The heuristic model was inspired by work with the detailed BOLD model and a desire to develop a simple analysis for detecting changes in flow-metabolism coupling from combined BOLD and blood flow data. The heuristic model is advantageous over previous models, because it simplifies the dependence of the BOLD signal on blood flow and flow-metabolism coupling and in doing so suggests the ratio method for analysis of combined BOLD and CBF data. This approach works very well at 1.5T and 3T, but does not appear to work at 7T when it predicts a change in n when no change is present. It is remarkable to note that when applied to calibrated BOLD data the heuristic model with only one fixed parameter has accuracy similar to the Davis model with parameters adjusted for the magnetic field strength. At 1.5T, 3T and 7T, the heuristic model produces consistent results for ΔCMRO2 at n = 2, although they are slightly less accurate than the B0-adjusted Davis model. This small difference is balanced by greater accuracy of the heuristic model when applied to a simulated analysis of the response to caffeine particularly at 7T, which is a somewhat surprising result given the simplicity of the heuristic model.

Supporting Information

Figure S1.

Relationship between the BOLD signal change and the total change in dHb content () at 3T. Scatter plots were produced by independently varying ΔCBF (−50% to 80%) and ΔCMRO2 (−30% to 50%) within the specified ranges. Purple curves are identical in all subplots with the exception of (D) and represent the best guess physiological case (Tables 1 and 2). (A) For the best guess of physiological parameters, the relationship between the BOLD signal and is linear, but there is a finite width to the curve. In this case, 0.11 mmol of dHb per liter of tissue. For ΔBOLD between −3% and 3%, a fit to this line gives ΔBOLD(%) = −138*. Inset is a histogram of ΔBOLD probability distribution around 0±0.025 mg/mL (i.e., variation in the BOLD signal that could result when there is no change in net tissue dHb). (D) Allowing a wider and still reasonable distribution of physiology (Tables 1 and 2, Reasonable Variation) produced more scatter in the relationship between ΔBOLD and . For ΔBOLD between −3% and 3%, a fit to this line gives ΔBOLD = −133*. Inset is a histogram of ΔBOLD probability distribution around 0±0.025 mg/mL. The remaining panels show how the curve changes when one of the physiological variables is altered: (B) varying baseline CBV fraction; (C) varying baseline venous and capillary CBV fractions; (E) varying the exponent relating CBF and venous CBV; (F) altering TE.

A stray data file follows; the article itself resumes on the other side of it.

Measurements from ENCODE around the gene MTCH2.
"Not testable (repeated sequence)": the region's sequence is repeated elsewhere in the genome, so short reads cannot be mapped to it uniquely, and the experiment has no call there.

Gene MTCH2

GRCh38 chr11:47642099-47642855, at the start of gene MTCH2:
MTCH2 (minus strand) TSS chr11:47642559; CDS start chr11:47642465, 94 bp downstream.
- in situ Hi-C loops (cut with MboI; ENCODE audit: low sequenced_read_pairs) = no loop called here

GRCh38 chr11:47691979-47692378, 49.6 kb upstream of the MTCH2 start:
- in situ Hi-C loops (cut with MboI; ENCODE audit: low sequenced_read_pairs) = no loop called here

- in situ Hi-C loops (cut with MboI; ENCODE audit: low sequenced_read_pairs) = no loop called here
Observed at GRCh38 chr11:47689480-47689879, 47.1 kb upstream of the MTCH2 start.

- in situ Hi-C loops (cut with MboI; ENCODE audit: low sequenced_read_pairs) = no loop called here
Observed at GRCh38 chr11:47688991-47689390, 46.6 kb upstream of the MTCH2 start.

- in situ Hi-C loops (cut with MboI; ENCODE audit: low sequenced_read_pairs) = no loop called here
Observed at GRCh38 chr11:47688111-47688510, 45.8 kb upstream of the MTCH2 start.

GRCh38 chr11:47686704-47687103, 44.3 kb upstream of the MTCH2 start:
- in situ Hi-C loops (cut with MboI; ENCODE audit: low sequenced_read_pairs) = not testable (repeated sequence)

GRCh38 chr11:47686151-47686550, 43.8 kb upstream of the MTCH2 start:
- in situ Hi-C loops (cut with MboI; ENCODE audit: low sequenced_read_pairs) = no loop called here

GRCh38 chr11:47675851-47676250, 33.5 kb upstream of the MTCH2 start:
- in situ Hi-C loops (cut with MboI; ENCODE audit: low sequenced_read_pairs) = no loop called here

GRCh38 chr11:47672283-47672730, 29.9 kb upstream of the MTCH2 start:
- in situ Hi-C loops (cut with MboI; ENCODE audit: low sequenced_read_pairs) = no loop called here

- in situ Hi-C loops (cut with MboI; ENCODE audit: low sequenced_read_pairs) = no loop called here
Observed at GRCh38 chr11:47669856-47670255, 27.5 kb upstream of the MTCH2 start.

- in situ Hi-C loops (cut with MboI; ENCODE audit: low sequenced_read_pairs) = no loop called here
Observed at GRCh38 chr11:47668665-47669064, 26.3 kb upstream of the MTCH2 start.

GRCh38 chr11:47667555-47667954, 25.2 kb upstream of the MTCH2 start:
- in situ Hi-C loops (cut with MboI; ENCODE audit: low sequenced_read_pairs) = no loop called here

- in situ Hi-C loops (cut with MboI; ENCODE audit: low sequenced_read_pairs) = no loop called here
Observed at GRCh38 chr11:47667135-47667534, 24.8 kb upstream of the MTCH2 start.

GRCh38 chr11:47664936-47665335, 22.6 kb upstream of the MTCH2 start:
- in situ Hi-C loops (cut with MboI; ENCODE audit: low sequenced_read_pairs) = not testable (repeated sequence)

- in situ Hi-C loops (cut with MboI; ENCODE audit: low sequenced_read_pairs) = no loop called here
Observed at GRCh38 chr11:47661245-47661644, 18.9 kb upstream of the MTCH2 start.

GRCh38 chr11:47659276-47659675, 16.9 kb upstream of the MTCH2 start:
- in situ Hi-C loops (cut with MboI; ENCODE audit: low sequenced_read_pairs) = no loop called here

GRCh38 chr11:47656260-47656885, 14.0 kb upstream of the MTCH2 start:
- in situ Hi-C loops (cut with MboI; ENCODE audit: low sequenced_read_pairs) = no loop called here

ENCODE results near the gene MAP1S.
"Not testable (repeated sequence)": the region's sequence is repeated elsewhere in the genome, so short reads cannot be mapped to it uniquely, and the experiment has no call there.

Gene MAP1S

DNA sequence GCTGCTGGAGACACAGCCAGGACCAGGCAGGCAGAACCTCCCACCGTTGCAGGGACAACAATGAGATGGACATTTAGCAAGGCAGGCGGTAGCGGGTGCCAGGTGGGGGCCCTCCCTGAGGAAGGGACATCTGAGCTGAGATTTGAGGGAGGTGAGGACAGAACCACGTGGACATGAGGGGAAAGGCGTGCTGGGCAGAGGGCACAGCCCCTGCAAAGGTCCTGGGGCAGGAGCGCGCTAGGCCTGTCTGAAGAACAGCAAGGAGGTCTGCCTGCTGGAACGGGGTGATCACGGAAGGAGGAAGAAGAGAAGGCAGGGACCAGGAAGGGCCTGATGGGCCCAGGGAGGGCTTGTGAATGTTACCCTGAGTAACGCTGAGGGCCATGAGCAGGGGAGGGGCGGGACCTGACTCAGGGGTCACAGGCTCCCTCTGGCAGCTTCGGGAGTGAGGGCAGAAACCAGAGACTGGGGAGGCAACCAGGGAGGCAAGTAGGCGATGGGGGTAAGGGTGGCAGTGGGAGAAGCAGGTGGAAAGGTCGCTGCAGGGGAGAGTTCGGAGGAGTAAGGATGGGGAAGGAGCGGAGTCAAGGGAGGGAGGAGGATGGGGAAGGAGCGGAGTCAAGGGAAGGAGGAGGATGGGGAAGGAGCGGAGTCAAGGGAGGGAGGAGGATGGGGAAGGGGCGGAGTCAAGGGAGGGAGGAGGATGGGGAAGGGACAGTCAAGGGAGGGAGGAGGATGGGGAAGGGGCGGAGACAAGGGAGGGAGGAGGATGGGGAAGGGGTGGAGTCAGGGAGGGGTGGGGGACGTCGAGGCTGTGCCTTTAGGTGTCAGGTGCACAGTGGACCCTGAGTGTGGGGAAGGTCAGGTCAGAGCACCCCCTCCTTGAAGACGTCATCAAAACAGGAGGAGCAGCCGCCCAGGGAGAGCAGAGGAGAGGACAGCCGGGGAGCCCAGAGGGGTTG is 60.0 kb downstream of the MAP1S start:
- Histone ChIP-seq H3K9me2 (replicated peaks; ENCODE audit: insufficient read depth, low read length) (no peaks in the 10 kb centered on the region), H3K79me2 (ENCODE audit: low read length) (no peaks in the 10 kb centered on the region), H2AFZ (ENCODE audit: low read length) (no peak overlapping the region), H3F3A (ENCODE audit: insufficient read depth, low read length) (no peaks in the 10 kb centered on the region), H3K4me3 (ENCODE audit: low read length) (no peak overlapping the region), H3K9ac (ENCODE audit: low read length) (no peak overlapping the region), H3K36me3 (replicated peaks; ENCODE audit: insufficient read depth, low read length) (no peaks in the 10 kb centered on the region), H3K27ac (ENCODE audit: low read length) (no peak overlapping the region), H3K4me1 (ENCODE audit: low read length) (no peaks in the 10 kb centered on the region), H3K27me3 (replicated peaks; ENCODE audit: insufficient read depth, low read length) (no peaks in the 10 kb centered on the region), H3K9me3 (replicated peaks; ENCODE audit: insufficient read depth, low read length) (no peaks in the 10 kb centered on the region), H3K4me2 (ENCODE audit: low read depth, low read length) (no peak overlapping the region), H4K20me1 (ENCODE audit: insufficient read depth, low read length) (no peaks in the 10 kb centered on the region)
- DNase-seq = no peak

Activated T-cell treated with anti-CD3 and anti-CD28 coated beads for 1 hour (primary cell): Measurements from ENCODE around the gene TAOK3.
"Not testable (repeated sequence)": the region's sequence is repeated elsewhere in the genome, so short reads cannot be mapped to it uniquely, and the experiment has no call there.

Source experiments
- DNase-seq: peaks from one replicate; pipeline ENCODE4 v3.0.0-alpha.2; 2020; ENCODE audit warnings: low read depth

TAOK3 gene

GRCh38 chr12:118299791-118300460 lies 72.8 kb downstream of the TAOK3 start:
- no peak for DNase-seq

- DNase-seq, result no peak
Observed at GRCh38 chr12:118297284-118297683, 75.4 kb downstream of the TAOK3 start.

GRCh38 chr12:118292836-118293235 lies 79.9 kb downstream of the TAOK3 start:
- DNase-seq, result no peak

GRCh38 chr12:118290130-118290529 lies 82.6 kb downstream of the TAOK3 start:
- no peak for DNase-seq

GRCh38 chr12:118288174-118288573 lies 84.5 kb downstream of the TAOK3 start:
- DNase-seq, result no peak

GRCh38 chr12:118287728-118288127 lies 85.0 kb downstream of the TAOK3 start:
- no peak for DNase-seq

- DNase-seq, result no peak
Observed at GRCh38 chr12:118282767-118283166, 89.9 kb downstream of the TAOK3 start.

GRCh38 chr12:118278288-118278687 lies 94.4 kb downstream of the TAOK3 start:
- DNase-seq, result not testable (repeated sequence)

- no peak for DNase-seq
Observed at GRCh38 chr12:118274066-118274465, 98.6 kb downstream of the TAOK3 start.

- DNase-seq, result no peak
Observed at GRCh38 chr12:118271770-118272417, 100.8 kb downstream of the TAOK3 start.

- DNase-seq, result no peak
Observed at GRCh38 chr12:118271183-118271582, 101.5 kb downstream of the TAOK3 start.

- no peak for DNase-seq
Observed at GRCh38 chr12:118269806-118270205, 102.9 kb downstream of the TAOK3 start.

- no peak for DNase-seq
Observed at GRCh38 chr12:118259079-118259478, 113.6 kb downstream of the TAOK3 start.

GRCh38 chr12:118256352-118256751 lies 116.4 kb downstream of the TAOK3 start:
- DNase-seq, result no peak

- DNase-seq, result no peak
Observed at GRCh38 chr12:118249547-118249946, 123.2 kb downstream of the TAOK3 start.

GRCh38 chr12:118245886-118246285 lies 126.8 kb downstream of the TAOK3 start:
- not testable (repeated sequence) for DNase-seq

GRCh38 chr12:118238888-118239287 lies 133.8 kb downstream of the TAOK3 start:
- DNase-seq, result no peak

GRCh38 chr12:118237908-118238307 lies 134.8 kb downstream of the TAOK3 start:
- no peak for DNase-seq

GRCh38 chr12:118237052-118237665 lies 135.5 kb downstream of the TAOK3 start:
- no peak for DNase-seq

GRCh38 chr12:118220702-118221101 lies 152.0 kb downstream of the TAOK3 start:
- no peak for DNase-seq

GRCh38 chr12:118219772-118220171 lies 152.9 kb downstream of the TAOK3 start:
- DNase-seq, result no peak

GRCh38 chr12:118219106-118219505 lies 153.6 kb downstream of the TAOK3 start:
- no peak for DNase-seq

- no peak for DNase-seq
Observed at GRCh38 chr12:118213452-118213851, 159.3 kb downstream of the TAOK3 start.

Figure S2.

Relationship between the BOLD signal change and the total at 1.5T. Scatter plots were produced by independently varying ΔCBF and ΔCMRO2 as in Figure S1. (A) For the best guess of physiology, the relationship between the BOLD signal and is linear, but again there is a finite width to the curve. For ΔBOLD between −3% and 3%, a fit to this line gives ΔBOLD(%) = −96*. The inset is a histogram of ΔBOLD probability distribution around 0±0.025 mg/mL is similar to that at 3T As expected, the BOLD signal shows weaker dependence on the change in dHb content than at 3T (B–F).


Figure S3.

Relationship between the BOLD signal change and the total at 7T. Scatter plots were produced by independently varying ΔCBF and ΔCMRO2 as in Figure S1. (A) For the best guess of physiology, the relationship between the BOLD signal and is linear with a tighter distribution than at 3T or 7T. For ΔBOLD between −3% and 3%, a fit to this data gives ΔBOLD(%) = −207*. As expected, the BOLD signal shows stronger dependence on the change in dHb content than at 3T (B–F).


Figure S4.

Relationship between the normalized venous change and normalized total change in dHb contents. Scatter plots were produced as in Figure S1 by independently varying ΔCBF (−50% to 80%) and ΔCMRO2 (−30% to 50%) within the specified ranges. Purple curves are identical in all subplots with the exception of (D) and represent the best guess physiological case (Tables 1 and 2). (D) Combined variation of the parameters within the reasonable ranges (Tables 1 and 2). The only physiological variable that created a slight deviation from the identity line is the venous flow-volume relationship expressed as αv (E).


Figure S5.

Comparing zero BOLD response to zero change in total dHb content. This plot of the BOLD response as a function of changes in CBF and CMRO2 was generated using our best guess of the physiological inputs to the DBM model at 3T (Tables 1 and 2). The color scale represents the BOLD signal as a percent change. The dot-dash line represents while the solid orange line represents ΔBOLD = 0%. For positive changes in CBF and CMRO2, is shown to be associated with a small positive BOLD signal. This is due to the intravascular effects of dHb: although the increase in CBV and decrease in dHb concentration combine to produce no change in total dHb content and no change in the extravascular signal, the intravascular signal decay rate decreases due to the decrease in dHb concentration.


Figure S6.

The ratio method for analysis of combined BOLD (δS) and CBF data: effects of different n. The DBM was used to simulate BOLD data from changes in CBF and set values of n. 10,000 simulations were performed using the ranges for the model inputs noted in Tables 1 and 2. The data was compared to a reference of nref = −1 or nref = 4 at B0 = 1.5T, 3T and 7T. Inset histograms show the distribution of δS ratios for a CBF ratio of 0.5. (A,C,E) For nref = 4 at 1.5T (A) and 3T (C), the ratio method appears to work well, although the data is slightly more difficult to distinguish, which is expected due to the decreased sensitivity of the BOLD signal to n at higher values of n. At 7T (E), the approach is again biased when nx = nref. At all three field strengths, the ratio method separates the data well for nref = −1, although there is bias in the nx = nref data. (B,D,F).



The authors are indebted to Christine L. Liang and Joanna E. Perthen for their work collecting and analyzing data, and to Peter Jezzard and Daniel P. Bulte for their suggestions and assistance performing cross-field modeling of the BOLD signal.

Author Contributions

Conceived and designed the experiments: VEMG RBB. Performed the experiments: VEMG. Analyzed the data: VEG NPB ABS RBB. Contributed reagents/materials/analysis tools: VEMG NPB. Wrote the paper: VEMG RBB.